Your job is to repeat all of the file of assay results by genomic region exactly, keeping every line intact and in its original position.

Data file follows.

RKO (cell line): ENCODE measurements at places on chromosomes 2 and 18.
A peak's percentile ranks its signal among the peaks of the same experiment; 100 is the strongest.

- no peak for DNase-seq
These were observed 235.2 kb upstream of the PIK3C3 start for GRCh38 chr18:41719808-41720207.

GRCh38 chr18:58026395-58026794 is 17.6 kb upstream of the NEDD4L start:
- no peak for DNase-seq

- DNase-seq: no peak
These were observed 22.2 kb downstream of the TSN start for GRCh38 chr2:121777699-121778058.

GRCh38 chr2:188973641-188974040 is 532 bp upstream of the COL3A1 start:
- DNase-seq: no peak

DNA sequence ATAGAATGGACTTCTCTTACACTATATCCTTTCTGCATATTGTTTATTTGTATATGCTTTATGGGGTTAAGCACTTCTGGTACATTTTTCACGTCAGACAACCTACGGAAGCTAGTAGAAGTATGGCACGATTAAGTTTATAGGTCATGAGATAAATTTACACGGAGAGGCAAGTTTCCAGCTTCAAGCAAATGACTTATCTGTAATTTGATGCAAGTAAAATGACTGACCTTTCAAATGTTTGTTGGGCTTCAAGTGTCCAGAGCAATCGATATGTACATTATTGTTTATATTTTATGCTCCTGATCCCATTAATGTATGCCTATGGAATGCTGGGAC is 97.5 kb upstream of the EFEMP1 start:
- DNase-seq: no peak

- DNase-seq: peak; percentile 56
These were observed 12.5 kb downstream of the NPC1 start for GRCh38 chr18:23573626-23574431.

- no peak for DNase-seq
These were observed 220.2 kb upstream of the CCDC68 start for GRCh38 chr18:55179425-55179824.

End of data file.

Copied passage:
RKO (cell line): ENCODE measurements at places on chromosomes 2 and 18.
A peak's percentile ranks its signal among the peaks of the same experiment; 100 is the strongest.

- no peak for DNase-seq
These were observed 235.2 kb upstream of the PIK3C3 start for GRCh38 chr18:41719808-41720207.

GRCh38 chr18:58026395-58026794 is 17.6 kb upstream of the NEDD4L start:
- no peak for DNase-seq

- DNase-seq: no peak
These were observed 22.2 kb downstream of the TSN start for GRCh38 chr2:121777699-121778058.

GRCh38 chr2:188973641-188974040 is 532 bp upstream of the COL3A1 start:
- DNase-seq: no peak

DNA sequence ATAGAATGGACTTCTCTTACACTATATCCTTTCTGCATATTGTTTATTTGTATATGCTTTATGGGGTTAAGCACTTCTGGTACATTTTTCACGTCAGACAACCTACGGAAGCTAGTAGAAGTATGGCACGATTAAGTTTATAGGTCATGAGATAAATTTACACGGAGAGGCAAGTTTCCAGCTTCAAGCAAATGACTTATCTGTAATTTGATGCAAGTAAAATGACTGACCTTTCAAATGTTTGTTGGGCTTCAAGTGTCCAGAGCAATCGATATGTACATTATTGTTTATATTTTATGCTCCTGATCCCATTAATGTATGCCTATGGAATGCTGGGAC is 97.5 kb upstream of the EFEMP1 start:
- DNase-seq: no peak

- DNase-seq: peak; percentile 56
These were observed 12.5 kb downstream of the NPC1 start for GRCh38 chr18:23573626-23574431.

- no peak for DNase-seq
These were observed 220.2 kb upstream of the CCDC68 start for GRCh38 chr18:55179425-55179824.